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I have some properties in an object that I would like to add to the global namespace. In javascript on the browser I could just add it to the window object like so:

var myObject = {
  foo : function() {
    alert("hi");
  }
  // and many more properties
};

for (property in myObject) {
  window[property] = myObject[property];
}

// now I can just call foo()
foo();

But since rhino doesn't have the global window object I can't do that. Is there an equivalent object or some other way to accomplish this?

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5 Answers 5

up vote 6 down vote accepted

You could use this, which refers to the global object if the current function is not called as a method of an object.

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1  
var window = this; at the very beginning of the script helped me out. See the env.js script by John Resig ejohn.org/blog/bringing-the-browser-to-the-server –  GrGr Aug 26 '09 at 8:28

I found this rather brilliant solution at NCZOnline He proposes a function that return the global object no matter what context

function getGlobal(){
  return (function(){
    return this;
    }).call(null);
}

then you can call

var glob = getGlobal();

glob will then return [object global] in Rhino.

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Brilliant! Remember that this will not work in ES5 strict mode, so your script may fail once Rhino introduces ES5-conformance. –  Pumbaa80 Sep 27 '10 at 8:46
1  
cool thanks. function getGlobal(){return (function(){return this})()} is simpler and equivalent (confirmed by the author) –  mykhal Jul 29 '11 at 15:47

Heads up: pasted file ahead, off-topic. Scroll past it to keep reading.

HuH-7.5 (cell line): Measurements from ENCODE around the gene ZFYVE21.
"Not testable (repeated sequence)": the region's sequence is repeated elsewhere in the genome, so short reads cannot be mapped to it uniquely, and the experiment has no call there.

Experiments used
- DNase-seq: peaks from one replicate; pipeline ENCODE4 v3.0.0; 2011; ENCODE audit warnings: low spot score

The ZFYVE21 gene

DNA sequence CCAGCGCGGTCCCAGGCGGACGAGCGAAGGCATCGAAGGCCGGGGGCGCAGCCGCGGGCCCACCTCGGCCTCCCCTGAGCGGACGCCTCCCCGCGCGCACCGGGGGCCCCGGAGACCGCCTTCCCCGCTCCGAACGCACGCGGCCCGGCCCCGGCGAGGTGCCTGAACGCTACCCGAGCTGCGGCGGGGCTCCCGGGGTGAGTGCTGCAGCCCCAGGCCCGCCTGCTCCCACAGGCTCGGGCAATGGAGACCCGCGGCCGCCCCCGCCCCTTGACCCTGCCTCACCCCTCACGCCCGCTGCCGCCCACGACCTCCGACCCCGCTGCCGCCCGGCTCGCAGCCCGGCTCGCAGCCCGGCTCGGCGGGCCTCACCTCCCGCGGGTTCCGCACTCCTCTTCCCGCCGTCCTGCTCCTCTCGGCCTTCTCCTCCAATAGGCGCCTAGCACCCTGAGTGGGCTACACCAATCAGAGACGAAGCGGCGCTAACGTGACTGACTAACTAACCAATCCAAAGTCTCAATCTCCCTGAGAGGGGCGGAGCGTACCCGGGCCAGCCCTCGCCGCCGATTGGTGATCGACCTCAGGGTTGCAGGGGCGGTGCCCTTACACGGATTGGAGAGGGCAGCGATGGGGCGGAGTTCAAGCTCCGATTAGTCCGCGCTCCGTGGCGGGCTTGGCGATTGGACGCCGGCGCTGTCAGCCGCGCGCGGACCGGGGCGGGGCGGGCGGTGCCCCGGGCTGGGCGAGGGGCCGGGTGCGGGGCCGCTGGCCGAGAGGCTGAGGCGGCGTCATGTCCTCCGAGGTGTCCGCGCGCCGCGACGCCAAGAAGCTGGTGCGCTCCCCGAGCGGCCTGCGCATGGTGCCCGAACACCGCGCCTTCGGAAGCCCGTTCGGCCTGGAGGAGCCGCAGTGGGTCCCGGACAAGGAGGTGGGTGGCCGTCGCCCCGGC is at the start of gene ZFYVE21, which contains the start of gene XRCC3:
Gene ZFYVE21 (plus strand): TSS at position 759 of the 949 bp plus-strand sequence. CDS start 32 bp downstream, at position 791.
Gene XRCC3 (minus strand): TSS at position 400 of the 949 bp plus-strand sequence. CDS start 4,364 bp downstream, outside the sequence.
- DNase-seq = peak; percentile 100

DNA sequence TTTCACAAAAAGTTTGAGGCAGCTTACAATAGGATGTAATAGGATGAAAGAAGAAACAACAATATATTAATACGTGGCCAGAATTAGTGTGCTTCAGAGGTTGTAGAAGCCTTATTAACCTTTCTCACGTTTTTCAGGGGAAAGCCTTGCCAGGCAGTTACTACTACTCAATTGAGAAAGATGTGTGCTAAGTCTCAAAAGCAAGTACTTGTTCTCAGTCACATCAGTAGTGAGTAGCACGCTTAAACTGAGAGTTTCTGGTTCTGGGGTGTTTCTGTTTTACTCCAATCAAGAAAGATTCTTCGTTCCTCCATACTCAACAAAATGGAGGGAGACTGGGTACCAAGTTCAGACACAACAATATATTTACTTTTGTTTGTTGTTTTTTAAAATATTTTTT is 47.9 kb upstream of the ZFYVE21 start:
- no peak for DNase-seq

Here's how I've done it in the past:

// Rhino setup
Context jsContext = Context.enter();
Scriptable globalScope = jsContext.initStandardObjects();

// Define global variable
Object globalVarValue = "my value";
globalScope.put("globalVarName", globalScope, globalVarValue);
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You could just define your own window object as a top-level variable:

var window = {};

You can then assign values to it as you please. ("window" probably isn't the best variable name in this situation, though.)

See also: http://stackoverflow.com/questions/964392/can-i-create-a-window-object-for-javascript-running-in-the-java6-rhino-script-e

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I've not used rhino but couldn't you just use var?

i.e.


var foo = myObject.foo;
foo();

Edit: Damn knew there'd be a catch! Miles' suggestion would be the go in that case.

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Hah! Too simple for me :) Thanks! –  timdisney Jul 22 '09 at 4:08
    
Ah, wait...here's my real problem. I want to do this programmaticaly. I don't actually know the names of the object properties before hand. –  timdisney Jul 22 '09 at 4:10

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